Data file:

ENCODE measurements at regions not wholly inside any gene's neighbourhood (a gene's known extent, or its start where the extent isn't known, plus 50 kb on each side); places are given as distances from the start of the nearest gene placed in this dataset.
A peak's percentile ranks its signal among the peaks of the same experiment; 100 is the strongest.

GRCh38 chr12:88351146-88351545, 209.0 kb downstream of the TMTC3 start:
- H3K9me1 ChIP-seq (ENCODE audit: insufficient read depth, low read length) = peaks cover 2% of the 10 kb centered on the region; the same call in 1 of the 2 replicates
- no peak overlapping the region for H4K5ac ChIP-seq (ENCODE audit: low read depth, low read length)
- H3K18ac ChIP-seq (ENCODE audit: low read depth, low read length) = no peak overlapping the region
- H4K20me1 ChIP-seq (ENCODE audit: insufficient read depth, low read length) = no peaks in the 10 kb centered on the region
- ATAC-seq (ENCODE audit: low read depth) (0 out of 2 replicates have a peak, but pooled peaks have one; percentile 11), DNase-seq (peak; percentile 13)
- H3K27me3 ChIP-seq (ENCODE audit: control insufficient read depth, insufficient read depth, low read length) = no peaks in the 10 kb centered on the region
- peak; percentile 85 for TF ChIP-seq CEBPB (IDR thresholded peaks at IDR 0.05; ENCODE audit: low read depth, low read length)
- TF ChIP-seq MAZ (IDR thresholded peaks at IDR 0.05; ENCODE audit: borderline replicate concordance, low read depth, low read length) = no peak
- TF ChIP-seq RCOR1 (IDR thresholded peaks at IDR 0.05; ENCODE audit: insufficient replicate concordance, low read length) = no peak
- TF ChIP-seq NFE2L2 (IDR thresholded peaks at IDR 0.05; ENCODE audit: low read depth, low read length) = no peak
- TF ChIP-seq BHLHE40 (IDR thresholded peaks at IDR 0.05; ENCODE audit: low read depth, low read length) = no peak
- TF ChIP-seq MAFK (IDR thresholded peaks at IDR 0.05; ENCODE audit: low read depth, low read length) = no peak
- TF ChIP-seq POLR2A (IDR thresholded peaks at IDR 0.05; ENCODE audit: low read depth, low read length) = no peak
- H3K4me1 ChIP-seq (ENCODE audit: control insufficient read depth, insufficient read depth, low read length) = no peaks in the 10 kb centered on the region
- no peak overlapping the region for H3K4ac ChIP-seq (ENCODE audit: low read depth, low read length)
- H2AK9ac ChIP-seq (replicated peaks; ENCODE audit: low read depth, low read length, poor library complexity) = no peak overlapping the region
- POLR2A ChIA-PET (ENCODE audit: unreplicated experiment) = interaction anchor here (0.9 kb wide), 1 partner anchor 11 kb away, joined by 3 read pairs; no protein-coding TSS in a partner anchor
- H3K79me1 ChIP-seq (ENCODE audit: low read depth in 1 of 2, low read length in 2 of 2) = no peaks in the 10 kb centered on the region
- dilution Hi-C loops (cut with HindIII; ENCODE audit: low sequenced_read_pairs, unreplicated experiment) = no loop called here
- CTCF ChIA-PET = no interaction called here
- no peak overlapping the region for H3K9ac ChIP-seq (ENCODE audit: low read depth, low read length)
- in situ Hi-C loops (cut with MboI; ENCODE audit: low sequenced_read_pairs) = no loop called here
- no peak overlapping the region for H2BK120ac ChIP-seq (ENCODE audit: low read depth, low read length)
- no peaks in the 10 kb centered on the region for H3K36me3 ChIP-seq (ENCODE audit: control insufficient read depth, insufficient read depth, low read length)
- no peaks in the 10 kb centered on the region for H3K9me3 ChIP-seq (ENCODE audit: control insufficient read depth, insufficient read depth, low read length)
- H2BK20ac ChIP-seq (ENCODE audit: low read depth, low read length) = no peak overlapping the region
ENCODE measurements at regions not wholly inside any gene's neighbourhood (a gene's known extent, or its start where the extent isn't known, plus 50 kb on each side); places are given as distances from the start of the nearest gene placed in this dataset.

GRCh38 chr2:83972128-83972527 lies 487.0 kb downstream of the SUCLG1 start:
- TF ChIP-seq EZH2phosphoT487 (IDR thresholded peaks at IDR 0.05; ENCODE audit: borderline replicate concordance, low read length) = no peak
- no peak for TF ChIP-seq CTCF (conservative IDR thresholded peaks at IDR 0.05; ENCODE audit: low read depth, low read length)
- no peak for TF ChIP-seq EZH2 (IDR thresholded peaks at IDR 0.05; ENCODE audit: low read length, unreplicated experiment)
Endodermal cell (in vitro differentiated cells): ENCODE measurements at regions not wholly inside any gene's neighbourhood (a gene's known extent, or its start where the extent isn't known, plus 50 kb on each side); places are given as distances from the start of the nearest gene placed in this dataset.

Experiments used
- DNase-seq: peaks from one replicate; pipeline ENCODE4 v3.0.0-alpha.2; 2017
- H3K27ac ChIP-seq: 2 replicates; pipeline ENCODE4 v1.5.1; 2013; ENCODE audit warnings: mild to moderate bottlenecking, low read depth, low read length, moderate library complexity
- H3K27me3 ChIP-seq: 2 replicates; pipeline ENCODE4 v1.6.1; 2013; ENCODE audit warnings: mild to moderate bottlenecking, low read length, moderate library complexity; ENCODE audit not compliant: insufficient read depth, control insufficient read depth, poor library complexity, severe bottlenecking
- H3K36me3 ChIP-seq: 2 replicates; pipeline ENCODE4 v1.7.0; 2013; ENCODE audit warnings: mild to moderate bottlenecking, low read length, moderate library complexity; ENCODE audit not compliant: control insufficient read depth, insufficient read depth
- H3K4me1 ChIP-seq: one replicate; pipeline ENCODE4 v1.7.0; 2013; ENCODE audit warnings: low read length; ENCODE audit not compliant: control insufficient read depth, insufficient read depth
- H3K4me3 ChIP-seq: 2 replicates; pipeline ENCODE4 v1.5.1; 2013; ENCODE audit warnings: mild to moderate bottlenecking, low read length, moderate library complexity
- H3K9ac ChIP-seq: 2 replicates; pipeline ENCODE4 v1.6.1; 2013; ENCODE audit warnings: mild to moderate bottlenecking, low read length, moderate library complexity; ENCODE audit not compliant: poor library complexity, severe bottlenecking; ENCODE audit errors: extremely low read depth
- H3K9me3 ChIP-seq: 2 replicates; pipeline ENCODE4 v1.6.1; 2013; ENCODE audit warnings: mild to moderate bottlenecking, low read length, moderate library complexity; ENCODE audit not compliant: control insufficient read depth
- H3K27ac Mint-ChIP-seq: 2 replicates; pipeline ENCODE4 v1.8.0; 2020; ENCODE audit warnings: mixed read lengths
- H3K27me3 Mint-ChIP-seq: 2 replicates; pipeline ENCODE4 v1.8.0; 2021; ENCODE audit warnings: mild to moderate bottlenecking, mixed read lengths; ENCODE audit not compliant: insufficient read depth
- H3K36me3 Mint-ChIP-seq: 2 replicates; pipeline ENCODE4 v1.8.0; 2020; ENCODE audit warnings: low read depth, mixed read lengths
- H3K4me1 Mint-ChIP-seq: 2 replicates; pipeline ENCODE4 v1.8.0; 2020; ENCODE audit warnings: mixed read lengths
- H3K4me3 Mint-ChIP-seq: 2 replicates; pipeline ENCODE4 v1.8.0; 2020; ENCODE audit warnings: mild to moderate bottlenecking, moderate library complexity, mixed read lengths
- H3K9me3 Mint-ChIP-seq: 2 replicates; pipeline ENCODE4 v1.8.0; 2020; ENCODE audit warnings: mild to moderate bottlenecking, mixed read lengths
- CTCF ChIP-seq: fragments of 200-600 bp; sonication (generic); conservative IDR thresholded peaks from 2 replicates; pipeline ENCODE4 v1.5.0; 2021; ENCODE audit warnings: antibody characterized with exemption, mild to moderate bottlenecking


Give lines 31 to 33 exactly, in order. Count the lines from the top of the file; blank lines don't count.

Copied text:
GRCh38 chr2:83972128-83972527 lies 487.0 kb downstream of the SUCLG1 start:
- TF ChIP-seq EZH2phosphoT487 (IDR thresholded peaks at IDR 0.05; ENCODE audit: borderline replicate concordance, low read length) = no peak
- no peak for TF ChIP-seq CTCF (conservative IDR thresholded peaks at IDR 0.05; ENCODE audit: low read depth, low read length)